The United States’ Bankruptcy Court for the District of Delaware has recognised the liquidation of a Cayman company, Saad Investments Finance Company (No5) Limited (“SIFCO5”) (an SPV established to operate as an investment company), as a “foreign main proceeding” under Chapter 15 of the United States’ Bankruptcy Code.
Recognition of the liquidation as foreign main proceedings provides for an automatic stay of proceedings with respect to any assets of SIFCO5 within the United States, amongst other things.
In a recent decision,1 Judge Sweet of the United States District Court for the Southern District of New York affirmed a bankruptcy court decision and refused to recognize under chapter 15 of the Bankruptcy Code either as “foreign main proceedings” or as “foreign nonmain proceedings” the well-publicized liquidations brought in the Grand Court of the Cayman Islands by two Bear Stearns hedge funds (the “Funds”).
In a decision rendered late last week, Judge Lifland of the Southern District of New York Bankruptcy Court refused to recognize under chapter 15 of the Bankruptcy Code, either as “foreign main proceedings” or as “foreign nonmain proceedings,” the well-publicized liquidations brought in the Cayman Islands by two Bear Stearns hedge funds that were victims of volatility in the sub-prime lending market.
In October 2018 Judge Glenn of the United States Bankruptcy Court (New York) considered the common law principles of comity and the English common law Gibbs rule to grant recognition of a Croatian company's settlement agreement which modified both New York and English law.
The Third Circuit Court of Appeals dealt a blow to secured creditors in its recent decision holding that a debtor may prohibit a lender from credit bidding on its collateral in connection with a sale of assets under a plan of reorganization. In the case of In re Philadelphia Newspapers, LLC, No. 09-4266 (3d Cir. Mar. 22, 2010), the court, in a 2-1 decision, determined that a plan that provides secured lenders with the “indubitable equivalent” of their secured interest in an asset is not required to permit credit bidding when that asset is sold.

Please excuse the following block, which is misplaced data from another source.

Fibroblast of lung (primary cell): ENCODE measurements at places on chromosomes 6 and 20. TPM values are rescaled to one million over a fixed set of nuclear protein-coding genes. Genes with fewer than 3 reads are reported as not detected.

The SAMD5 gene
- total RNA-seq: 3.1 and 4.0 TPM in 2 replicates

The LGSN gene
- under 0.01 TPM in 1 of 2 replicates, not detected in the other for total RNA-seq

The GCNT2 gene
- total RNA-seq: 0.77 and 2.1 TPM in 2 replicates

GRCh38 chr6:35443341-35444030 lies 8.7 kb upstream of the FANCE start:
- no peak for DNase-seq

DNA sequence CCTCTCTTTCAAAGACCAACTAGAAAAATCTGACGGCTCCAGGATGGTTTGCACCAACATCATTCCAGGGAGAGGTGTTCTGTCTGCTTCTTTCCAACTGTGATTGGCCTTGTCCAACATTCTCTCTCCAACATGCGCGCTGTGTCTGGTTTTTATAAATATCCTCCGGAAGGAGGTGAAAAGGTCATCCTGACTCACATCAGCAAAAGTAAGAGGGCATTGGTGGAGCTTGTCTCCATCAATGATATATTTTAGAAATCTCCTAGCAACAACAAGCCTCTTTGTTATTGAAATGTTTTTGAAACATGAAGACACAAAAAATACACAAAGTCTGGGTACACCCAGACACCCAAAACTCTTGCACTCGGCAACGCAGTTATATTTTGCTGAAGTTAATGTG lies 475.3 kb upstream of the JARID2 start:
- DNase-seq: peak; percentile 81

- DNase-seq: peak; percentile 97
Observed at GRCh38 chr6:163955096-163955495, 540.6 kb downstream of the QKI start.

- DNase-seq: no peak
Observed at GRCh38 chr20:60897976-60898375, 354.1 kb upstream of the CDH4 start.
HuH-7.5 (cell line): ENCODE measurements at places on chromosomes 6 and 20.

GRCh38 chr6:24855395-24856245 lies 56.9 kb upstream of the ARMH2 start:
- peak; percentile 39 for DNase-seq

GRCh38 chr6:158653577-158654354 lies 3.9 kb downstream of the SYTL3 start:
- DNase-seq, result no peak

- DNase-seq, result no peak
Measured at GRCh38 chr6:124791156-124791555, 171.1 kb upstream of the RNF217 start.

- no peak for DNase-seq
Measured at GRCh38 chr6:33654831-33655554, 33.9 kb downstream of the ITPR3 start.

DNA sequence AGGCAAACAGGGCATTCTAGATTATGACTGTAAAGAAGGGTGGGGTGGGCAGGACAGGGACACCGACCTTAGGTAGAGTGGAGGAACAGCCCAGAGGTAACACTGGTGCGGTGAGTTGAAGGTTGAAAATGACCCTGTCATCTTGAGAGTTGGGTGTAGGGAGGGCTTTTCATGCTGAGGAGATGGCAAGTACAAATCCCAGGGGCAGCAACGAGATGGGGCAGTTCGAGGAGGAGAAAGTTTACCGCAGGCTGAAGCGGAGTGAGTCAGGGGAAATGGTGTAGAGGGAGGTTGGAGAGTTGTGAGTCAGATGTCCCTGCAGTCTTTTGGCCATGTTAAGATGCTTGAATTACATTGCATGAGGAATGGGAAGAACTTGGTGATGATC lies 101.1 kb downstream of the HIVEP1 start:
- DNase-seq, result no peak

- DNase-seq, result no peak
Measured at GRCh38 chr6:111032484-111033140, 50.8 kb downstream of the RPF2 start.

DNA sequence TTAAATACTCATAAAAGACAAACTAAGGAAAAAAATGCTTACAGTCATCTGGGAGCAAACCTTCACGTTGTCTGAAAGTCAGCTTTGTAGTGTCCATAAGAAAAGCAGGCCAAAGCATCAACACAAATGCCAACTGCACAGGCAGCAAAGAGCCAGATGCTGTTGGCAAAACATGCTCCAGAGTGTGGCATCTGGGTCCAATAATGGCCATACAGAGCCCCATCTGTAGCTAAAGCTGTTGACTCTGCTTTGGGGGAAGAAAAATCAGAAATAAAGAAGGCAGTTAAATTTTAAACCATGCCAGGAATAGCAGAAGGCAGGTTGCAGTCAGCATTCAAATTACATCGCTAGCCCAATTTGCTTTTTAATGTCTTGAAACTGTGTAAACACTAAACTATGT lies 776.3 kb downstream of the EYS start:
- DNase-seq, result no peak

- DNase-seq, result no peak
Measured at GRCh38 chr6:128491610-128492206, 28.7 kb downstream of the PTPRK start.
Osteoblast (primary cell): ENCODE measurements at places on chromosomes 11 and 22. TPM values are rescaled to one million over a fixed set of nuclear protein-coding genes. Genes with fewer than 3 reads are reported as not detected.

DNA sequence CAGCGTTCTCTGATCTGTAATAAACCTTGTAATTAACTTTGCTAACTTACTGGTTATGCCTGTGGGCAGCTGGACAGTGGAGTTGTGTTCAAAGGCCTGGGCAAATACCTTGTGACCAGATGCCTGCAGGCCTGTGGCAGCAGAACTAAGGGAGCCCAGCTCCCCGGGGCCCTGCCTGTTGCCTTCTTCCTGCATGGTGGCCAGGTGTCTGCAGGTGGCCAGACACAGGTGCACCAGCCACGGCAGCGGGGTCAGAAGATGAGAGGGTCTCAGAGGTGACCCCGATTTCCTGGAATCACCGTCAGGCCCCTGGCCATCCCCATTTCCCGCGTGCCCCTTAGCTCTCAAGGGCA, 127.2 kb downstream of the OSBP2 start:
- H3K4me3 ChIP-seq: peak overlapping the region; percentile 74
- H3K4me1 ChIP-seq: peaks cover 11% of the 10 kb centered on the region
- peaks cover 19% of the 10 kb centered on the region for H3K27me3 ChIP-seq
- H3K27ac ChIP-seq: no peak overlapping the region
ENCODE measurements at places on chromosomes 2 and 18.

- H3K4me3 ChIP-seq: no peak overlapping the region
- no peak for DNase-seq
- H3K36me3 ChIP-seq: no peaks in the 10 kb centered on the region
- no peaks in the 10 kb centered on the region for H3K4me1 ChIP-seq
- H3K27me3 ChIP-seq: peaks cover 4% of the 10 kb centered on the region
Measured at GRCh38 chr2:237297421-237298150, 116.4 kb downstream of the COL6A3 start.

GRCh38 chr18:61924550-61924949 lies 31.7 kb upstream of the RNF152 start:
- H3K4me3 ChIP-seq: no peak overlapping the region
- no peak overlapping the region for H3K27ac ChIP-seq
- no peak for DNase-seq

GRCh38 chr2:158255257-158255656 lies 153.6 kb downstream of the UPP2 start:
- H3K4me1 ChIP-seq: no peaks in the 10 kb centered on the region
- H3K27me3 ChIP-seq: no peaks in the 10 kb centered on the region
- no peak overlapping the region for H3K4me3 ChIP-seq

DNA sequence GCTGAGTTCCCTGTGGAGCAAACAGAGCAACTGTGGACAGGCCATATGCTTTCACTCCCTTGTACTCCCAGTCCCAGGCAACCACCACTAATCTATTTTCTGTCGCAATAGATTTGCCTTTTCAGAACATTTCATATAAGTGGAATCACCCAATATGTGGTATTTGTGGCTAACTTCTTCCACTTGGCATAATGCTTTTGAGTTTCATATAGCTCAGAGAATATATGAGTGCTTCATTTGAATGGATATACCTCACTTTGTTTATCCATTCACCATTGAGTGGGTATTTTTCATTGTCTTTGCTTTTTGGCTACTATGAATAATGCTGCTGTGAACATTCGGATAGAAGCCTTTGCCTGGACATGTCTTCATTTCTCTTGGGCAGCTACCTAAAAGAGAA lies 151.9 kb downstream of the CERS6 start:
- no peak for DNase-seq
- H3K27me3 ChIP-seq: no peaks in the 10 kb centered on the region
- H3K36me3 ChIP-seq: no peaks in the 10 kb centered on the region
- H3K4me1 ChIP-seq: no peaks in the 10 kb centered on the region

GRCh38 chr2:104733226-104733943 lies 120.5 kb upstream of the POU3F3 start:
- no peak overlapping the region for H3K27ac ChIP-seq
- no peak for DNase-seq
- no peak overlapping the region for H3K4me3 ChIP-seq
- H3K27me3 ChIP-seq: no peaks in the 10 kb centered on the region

Seeking to have an independent examiner investigate a debtor or its management can be a powerful tool available to creditors and other interested parties in a bankruptcy case. Typically, a party might request that an examiner be appointed if the debtor or its management is suspected of fraud or other misconduct. The low cost associated with making the request, together with recent positive outcomes for requesting creditors, may help to increasingly popularize the use of examiner requests by parties seeking leverage in bankruptcy plan negotiations.
The Second Circuit Court of Appeals recently issued its decision on a question of first impression before the court: whether section 502(d) of the Bankruptcy Code applies to administrative claims arising under section 503(b) of the Bankruptcy Code. See, generally, ASM Capital, L.P. v. Ames Dept. Stores, Inc. (In re Ames Dept. Stores, Inc.), 582 F.3d 422 (2d Cir. 2009).
The current economy is bad for everybody, particularly small business owners who may not have an adequate equity base to draw on.
In a recently published opinion, Judge John K. Olson of the United States Bankruptcy Court for the Southern District of Florida permitted the bankruptcy estates of TOUSA, Inc. and its debtor subsidiaries to avoid and recover more than $1 billion of liens and cash that the debtors had transferred to secured lenders in a transaction entered into six months prior to the debtors’ chapter 11 bankruptcy filing. Official Committee of Unsecured Creditors of TOUSA, Inc. v. Citicorp North America, Inc., 2009 Bankr. LEXIS 3311 (Bankr. S.D. Fla. Oct. 13, 2009).
On December 1, 2009, numerous changes to the time periods applicable in bankruptcy cases took effect. These changes, which will impact creditors and debtors alike, are relatively straightforward but must be carefully reviewed and thoroughly understood. Time plays a critical role in the administration of bankruptcy cases, affecting the degree of notice a party is required to give before certain actions can be taken or approved by the bankruptcy court as well as deadlines for filing various documents, asserting various rights and satisfying certain statutory obligations.